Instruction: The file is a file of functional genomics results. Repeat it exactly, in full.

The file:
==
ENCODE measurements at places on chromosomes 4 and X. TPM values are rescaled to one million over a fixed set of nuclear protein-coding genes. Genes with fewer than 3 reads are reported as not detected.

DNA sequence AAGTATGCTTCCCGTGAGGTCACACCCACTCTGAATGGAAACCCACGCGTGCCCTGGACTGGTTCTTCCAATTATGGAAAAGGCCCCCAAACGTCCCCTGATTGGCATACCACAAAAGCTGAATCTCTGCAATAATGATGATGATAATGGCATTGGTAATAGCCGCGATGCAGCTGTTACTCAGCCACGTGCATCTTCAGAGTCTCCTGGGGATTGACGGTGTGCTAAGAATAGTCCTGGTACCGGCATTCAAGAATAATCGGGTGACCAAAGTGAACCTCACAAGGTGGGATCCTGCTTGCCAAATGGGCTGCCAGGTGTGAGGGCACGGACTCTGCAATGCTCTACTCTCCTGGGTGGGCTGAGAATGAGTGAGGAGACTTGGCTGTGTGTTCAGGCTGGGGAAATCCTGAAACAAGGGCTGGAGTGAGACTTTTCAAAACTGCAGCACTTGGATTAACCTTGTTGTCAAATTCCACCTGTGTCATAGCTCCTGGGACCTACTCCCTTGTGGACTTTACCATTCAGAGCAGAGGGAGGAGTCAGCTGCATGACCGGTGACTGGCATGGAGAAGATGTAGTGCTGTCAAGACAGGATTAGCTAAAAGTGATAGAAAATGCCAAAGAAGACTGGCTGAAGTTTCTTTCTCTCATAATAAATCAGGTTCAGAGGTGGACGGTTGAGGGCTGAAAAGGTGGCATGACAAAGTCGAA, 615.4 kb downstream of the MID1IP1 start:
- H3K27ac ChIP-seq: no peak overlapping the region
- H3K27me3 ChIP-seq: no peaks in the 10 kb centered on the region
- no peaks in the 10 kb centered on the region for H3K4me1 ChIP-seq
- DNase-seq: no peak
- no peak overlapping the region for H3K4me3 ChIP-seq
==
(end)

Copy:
ENCODE measurements at places on chromosomes 4 and X. TPM values are rescaled to one million over a fixed set of nuclear protein-coding genes. Genes with fewer than 3 reads are reported as not detected.

DNA sequence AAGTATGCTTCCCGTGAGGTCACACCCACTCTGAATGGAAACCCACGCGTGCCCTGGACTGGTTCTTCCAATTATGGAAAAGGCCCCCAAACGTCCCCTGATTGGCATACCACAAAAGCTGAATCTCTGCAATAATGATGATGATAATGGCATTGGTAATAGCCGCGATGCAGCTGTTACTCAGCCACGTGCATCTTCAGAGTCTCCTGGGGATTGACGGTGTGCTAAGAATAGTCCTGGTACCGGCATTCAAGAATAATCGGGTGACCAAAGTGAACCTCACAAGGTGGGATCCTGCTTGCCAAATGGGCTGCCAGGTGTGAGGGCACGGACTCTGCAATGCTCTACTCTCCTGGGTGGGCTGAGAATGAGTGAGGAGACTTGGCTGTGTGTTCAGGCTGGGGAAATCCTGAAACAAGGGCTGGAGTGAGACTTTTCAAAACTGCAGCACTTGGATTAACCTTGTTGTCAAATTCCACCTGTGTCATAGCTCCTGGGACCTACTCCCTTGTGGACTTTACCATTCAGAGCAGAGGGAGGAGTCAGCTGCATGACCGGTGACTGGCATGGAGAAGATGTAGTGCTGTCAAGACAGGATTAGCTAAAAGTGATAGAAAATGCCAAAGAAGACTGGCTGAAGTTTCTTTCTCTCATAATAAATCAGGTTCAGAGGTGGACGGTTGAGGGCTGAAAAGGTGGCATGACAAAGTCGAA, 615.4 kb downstream of the MID1IP1 start:
- H3K27ac ChIP-seq: no peak overlapping the region
- H3K27me3 ChIP-seq: no peaks in the 10 kb centered on the region
- no peaks in the 10 kb centered on the region for H3K4me1 ChIP-seq
- DNase-seq: no peak
- no peak overlapping the region for H3K4me3 ChIP-seq